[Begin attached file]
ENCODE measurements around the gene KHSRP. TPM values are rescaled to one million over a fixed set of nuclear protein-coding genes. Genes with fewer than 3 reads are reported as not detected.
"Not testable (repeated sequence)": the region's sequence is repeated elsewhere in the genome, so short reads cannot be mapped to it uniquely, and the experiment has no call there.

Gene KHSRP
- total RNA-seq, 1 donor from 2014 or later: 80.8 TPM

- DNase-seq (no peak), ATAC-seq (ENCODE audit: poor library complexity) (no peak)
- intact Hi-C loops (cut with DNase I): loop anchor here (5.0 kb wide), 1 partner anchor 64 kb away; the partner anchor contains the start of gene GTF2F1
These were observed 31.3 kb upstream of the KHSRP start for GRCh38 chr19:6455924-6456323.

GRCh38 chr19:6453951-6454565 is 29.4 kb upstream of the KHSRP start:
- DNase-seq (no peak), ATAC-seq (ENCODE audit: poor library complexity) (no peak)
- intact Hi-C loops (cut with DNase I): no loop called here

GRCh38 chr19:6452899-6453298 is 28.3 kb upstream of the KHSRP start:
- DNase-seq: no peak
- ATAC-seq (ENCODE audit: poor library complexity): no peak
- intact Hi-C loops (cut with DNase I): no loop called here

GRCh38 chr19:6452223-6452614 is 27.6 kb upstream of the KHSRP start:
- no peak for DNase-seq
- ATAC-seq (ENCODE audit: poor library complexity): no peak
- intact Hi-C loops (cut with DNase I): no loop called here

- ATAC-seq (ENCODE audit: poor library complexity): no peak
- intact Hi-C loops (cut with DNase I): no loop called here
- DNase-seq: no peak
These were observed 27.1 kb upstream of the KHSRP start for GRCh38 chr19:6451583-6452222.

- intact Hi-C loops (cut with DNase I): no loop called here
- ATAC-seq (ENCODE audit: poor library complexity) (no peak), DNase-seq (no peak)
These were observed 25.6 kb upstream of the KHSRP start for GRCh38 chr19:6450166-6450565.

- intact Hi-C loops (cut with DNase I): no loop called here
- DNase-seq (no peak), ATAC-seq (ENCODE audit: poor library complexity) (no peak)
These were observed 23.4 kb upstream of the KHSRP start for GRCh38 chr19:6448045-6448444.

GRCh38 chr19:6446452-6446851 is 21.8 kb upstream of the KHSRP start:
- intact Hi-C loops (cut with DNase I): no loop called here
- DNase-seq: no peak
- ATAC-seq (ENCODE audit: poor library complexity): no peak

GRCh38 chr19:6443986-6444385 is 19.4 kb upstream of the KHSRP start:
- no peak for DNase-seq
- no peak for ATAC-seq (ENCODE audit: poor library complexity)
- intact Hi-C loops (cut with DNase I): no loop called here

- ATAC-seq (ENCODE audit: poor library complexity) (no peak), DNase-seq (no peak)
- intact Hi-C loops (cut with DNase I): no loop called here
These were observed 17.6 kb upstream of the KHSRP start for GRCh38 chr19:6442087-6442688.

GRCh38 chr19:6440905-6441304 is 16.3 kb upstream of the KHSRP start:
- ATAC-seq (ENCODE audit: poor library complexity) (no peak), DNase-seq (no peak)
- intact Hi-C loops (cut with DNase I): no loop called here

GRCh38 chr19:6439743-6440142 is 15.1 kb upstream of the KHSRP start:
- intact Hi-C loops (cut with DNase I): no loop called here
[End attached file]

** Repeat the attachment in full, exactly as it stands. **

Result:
ENCODE measurements around the gene KHSRP. TPM values are rescaled to one million over a fixed set of nuclear protein-coding genes. Genes with fewer than 3 reads are reported as not detected.
"Not testable (repeated sequence)": the region's sequence is repeated elsewhere in the genome, so short reads cannot be mapped to it uniquely, and the experiment has no call there.

Gene KHSRP
- total RNA-seq, 1 donor from 2014 or later: 80.8 TPM

- DNase-seq (no peak), ATAC-seq (ENCODE audit: poor library complexity) (no peak)
- intact Hi-C loops (cut with DNase I): loop anchor here (5.0 kb wide), 1 partner anchor 64 kb away; the partner anchor contains the start of gene GTF2F1
These were observed 31.3 kb upstream of the KHSRP start for GRCh38 chr19:6455924-6456323.

GRCh38 chr19:6453951-6454565 is 29.4 kb upstream of the KHSRP start:
- DNase-seq (no peak), ATAC-seq (ENCODE audit: poor library complexity) (no peak)
- intact Hi-C loops (cut with DNase I): no loop called here

GRCh38 chr19:6452899-6453298 is 28.3 kb upstream of the KHSRP start:
- DNase-seq: no peak
- ATAC-seq (ENCODE audit: poor library complexity): no peak
- intact Hi-C loops (cut with DNase I): no loop called here

GRCh38 chr19:6452223-6452614 is 27.6 kb upstream of the KHSRP start:
- no peak for DNase-seq
- ATAC-seq (ENCODE audit: poor library complexity): no peak
- intact Hi-C loops (cut with DNase I): no loop called here

- ATAC-seq (ENCODE audit: poor library complexity): no peak
- intact Hi-C loops (cut with DNase I): no loop called here
- DNase-seq: no peak
These were observed 27.1 kb upstream of the KHSRP start for GRCh38 chr19:6451583-6452222.

- intact Hi-C loops (cut with DNase I): no loop called here
- ATAC-seq (ENCODE audit: poor library complexity) (no peak), DNase-seq (no peak)
These were observed 25.6 kb upstream of the KHSRP start for GRCh38 chr19:6450166-6450565.

- intact Hi-C loops (cut with DNase I): no loop called here
- DNase-seq (no peak), ATAC-seq (ENCODE audit: poor library complexity) (no peak)
These were observed 23.4 kb upstream of the KHSRP start for GRCh38 chr19:6448045-6448444.

GRCh38 chr19:6446452-6446851 is 21.8 kb upstream of the KHSRP start:
- intact Hi-C loops (cut with DNase I): no loop called here
- DNase-seq: no peak
- ATAC-seq (ENCODE audit: poor library complexity): no peak

GRCh38 chr19:6443986-6444385 is 19.4 kb upstream of the KHSRP start:
- no peak for DNase-seq
- no peak for ATAC-seq (ENCODE audit: poor library complexity)
- intact Hi-C loops (cut with DNase I): no loop called here

- ATAC-seq (ENCODE audit: poor library complexity) (no peak), DNase-seq (no peak)
- intact Hi-C loops (cut with DNase I): no loop called here
These were observed 17.6 kb upstream of the KHSRP start for GRCh38 chr19:6442087-6442688.

GRCh38 chr19:6440905-6441304 is 16.3 kb upstream of the KHSRP start:
- ATAC-seq (ENCODE audit: poor library complexity) (no peak), DNase-seq (no peak)
- intact Hi-C loops (cut with DNase I): no loop called here

GRCh38 chr19:6439743-6440142 is 15.1 kb upstream of the KHSRP start:
- intact Hi-C loops (cut with DNase I): no loop called here